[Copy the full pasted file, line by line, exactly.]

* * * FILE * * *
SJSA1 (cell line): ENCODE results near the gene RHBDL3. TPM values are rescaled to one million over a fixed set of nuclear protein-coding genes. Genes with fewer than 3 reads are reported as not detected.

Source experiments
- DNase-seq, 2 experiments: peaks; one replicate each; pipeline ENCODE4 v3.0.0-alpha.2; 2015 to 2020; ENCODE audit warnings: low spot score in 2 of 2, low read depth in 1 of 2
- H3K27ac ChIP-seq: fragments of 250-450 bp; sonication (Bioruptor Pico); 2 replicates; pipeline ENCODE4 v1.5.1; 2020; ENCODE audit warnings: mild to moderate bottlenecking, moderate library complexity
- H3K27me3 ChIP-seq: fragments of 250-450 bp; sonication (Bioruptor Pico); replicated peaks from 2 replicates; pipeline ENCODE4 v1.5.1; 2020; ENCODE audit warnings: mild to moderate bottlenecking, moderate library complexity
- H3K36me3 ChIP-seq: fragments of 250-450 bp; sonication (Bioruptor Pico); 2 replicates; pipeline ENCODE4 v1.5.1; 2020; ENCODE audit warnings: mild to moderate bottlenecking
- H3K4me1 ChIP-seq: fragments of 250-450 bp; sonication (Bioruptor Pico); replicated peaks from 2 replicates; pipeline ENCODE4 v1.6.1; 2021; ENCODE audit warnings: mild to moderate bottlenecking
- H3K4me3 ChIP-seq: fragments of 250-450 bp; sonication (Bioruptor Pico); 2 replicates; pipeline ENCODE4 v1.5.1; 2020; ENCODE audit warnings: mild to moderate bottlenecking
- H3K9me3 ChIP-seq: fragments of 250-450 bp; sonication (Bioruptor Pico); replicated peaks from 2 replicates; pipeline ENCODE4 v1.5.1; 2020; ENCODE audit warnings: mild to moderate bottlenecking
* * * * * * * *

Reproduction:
SJSA1 (cell line): ENCODE results near the gene RHBDL3. TPM values are rescaled to one million over a fixed set of nuclear protein-coding genes. Genes with fewer than 3 reads are reported as not detected.

Source experiments
- DNase-seq, 2 experiments: peaks; one replicate each; pipeline ENCODE4 v3.0.0-alpha.2; 2015 to 2020; ENCODE audit warnings: low spot score in 2 of 2, low read depth in 1 of 2
- H3K27ac ChIP-seq: fragments of 250-450 bp; sonication (Bioruptor Pico); 2 replicates; pipeline ENCODE4 v1.5.1; 2020; ENCODE audit warnings: mild to moderate bottlenecking, moderate library complexity
- H3K27me3 ChIP-seq: fragments of 250-450 bp; sonication (Bioruptor Pico); replicated peaks from 2 replicates; pipeline ENCODE4 v1.5.1; 2020; ENCODE audit warnings: mild to moderate bottlenecking, moderate library complexity
- H3K36me3 ChIP-seq: fragments of 250-450 bp; sonication (Bioruptor Pico); 2 replicates; pipeline ENCODE4 v1.5.1; 2020; ENCODE audit warnings: mild to moderate bottlenecking
- H3K4me1 ChIP-seq: fragments of 250-450 bp; sonication (Bioruptor Pico); replicated peaks from 2 replicates; pipeline ENCODE4 v1.6.1; 2021; ENCODE audit warnings: mild to moderate bottlenecking
- H3K4me3 ChIP-seq: fragments of 250-450 bp; sonication (Bioruptor Pico); 2 replicates; pipeline ENCODE4 v1.5.1; 2020; ENCODE audit warnings: mild to moderate bottlenecking
- H3K9me3 ChIP-seq: fragments of 250-450 bp; sonication (Bioruptor Pico); replicated peaks from 2 replicates; pipeline ENCODE4 v1.5.1; 2020; ENCODE audit warnings: mild to moderate bottlenecking